IQS Research is always happy to see our work in action!
Click here to read the original article written by Sheldon S. Shafer from the Courier Journal.
Although the surveyor said that much of the support is “lukewarm,” more than 70 percent of residents in five Louisville-area counties say they would vote for a tax increase to improve Transit Authority of River City service, a new opinion survey has found.
But TARC Executive Director Barry Barker said that no fare increase, or effort to raise the transit tax, is on the horizon.
TARC ridership now totals about 14.3 million passengers annually, but the survey found that 84 percent of residents in the five counties say they have not ridden TARC in the past year and 91 percent report that they are unlikely to ride in the near future.
Still, Barker said in an interview that he is not discouraged by the results, noting that “while TARC would like to see the portion of the population that has ridden in the last year to be higher, the number is comparable” to ridership in cities that are roughly the same size as Louisville.
In connection with the public opinion survey, Barker said TARC has begun what he termed a “comprehensive operational analysis — a complete analysis of service and potential improvements.”
Barker said that as a product of the in-house review, the transit company may tweak service on some routes but probably won’t undertake wholesale changes.
“We want to make sure we are doing the right things, and doing things right,” he said.
TARC currently operates on a $73 million annual budget, about $43 million of which is provided by a trust fund fueled by a two-tenths of a 1 percent occupational tax levied on people who work in Metro Louisville. TARC hasn’t raised ride rates for several years.
The survey work was recently completed by IQS Research of Louisville at a cost to TARC of $103,000, said TARC spokesman Russell Goodwin. The TARC survey was conducted in Jefferson, Oldham, and Bullitt counties in Kentucky, 400 from Jeffersonville and in Clark and Floyd counties in Indiana.
It was based on phone interviews with about 600 participants — around 400 of which were from Jefferson County — chosen at random and “approximately representative across the five-county TARC service area,” the research company said. Sampling took place this past March 11-22. The margin of error is plus or minus 4 percent, IQS said.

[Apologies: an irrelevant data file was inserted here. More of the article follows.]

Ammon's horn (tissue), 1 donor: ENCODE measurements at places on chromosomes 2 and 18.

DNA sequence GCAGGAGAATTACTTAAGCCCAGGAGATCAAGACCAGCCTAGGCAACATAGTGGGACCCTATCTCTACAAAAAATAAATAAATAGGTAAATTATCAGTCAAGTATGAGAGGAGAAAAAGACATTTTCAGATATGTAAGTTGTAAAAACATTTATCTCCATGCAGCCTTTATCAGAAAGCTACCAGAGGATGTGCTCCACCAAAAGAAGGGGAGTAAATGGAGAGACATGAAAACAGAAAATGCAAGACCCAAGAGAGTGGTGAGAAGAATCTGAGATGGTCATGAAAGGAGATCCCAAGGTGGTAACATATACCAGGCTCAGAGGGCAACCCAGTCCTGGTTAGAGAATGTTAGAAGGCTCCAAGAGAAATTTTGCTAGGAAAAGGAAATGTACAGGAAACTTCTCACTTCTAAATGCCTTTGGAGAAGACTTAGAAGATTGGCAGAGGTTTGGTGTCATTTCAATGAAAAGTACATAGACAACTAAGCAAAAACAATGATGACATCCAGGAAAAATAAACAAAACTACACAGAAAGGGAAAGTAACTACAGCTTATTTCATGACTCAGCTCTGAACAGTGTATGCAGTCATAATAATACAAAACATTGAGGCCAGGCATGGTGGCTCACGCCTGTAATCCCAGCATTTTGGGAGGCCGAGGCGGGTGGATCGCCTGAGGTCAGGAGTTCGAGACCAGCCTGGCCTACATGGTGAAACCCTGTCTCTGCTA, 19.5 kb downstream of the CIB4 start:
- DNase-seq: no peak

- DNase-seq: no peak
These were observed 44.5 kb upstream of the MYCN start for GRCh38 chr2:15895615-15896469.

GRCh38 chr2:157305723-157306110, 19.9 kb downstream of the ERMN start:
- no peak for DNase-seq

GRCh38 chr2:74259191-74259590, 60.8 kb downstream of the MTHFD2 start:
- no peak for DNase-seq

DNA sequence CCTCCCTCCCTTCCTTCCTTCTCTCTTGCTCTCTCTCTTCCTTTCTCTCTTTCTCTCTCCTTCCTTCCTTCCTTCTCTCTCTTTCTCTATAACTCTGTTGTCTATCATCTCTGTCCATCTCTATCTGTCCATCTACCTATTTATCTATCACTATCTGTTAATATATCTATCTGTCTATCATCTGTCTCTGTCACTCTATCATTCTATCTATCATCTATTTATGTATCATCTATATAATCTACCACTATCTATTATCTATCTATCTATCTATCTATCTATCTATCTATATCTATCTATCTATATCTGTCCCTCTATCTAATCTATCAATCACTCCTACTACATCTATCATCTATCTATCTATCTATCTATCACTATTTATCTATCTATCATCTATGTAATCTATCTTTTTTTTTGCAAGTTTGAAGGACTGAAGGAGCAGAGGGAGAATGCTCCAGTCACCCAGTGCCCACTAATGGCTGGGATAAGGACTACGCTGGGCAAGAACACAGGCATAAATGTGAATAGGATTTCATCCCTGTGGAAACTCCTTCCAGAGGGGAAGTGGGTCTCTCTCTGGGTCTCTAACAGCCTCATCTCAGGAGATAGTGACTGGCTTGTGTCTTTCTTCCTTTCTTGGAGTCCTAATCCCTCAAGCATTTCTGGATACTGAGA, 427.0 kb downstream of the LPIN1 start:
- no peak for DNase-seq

Among the key survey findings:
- – 16 percent of the respondents had ridden TARC in the past year. Sixty-eight percent of non-riders knew the location of the nearest bus stop, 76 percent said they knew how to plan a TARC trip, and 45 percent said they were generally familiar with the fare structure.
- – The four main barriers to riding TARC were reported to be: a lack of available routes (41 percent), a lack of frequency of service (32 percent), and routes that were too indirect or that riders had to spend too much time on the bus before reaching the destination (both 31 percent). People could cite more than one reason.
- – Among the roughly nine in 10 people who seldom, if ever, ride the bus, circumstances that would encourage people to use public transportation included there being no other option (26 percent) and new service becoming available (17 percent).
- – In response to why is TARC important, 84 percent said providing transportation to work, 83 percent said ensuring mobility for the elderly and disabled, and 80 percent said helping Louisville to be environmentally friendly.
- – Asked “what would be your position if there was a vote today to increase the current occupational tax by two-tenths of 1 percent?” — or doubling the current tax — 71 percent said they would probably favor or definitely favor” the increase.
- – Among regular TARC riders, 70 percent said the bus service is very important to them.
Barker said he views the survey as reflecting a “clear understanding by the residents of how important and critical TARC service is to people who ride. The survey reflects the knowledge that TARC is the link connecting people to jobs, education, and other vital services.”
Barker said TARC does not plan any major service adjustments on routes or in fares, based exclusively on the survey results.
But he noted that TARC is soon expanding service to Jefferson Riverport International, thanks to a grant from the Kentucky Transportation Cabinet. Additionally, TARC plans to install a new fare-collection system on buses by the end of the year that will allow the use of “smart” or tap-and-go cards when boarding.
Barker said the survey “provides us with some very critical information — not only from the general public but also from our customers about how we can work smarter to provide the service people need.”
Barker said that the TARC board intends to discuss the survey results in coming months, as part of the larger discussion on the authority’s future.
“TARC is at a nexus,” he said. “The service we currently have on the street is not sustainable.”
He said that means that too often the authority has to use one-time funding sources for recurring operating expenses — “and the current service levels are not sufficient to meet the demand.”
Barker said the comprehensive analysis will attempt to identify what routes have excess capacity and when buses are overcrowded. He said the goal is to find ways to increase the frequency of bus runs, especially on the busiest routes.
Primarily because of funding limitations, Barker said that “unfortunately, we are compelled to make a patchwork quilt out of our service in order to respond to people who need the bus.”